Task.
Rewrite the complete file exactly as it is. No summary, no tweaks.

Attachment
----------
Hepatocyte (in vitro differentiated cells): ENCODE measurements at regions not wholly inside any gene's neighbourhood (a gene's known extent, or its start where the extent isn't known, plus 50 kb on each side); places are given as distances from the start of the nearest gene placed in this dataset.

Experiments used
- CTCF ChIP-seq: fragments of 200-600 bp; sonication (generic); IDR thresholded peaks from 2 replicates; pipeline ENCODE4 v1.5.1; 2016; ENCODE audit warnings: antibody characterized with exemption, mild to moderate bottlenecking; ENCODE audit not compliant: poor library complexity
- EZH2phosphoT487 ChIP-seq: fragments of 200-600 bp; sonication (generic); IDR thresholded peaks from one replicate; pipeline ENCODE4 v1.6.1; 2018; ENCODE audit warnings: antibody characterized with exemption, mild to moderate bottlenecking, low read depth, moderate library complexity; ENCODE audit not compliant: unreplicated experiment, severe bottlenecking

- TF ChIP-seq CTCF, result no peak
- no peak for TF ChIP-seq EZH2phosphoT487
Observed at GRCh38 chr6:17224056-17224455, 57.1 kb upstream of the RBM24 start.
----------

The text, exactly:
Hepatocyte (in vitro differentiated cells): ENCODE measurements at regions not wholly inside any gene's neighbourhood (a gene's known extent, or its start where the extent isn't known, plus 50 kb on each side); places are given as distances from the start of the nearest gene placed in this dataset.

Experiments used
- CTCF ChIP-seq: fragments of 200-600 bp; sonication (generic); IDR thresholded peaks from 2 replicates; pipeline ENCODE4 v1.5.1; 2016; ENCODE audit warnings: antibody characterized with exemption, mild to moderate bottlenecking; ENCODE audit not compliant: poor library complexity
- EZH2phosphoT487 ChIP-seq: fragments of 200-600 bp; sonication (generic); IDR thresholded peaks from one replicate; pipeline ENCODE4 v1.6.1; 2018; ENCODE audit warnings: antibody characterized with exemption, mild to moderate bottlenecking, low read depth, moderate library complexity; ENCODE audit not compliant: unreplicated experiment, severe bottlenecking

- TF ChIP-seq CTCF, result no peak
- no peak for TF ChIP-seq EZH2phosphoT487
Observed at GRCh38 chr6:17224056-17224455, 57.1 kb upstream of the RBM24 start.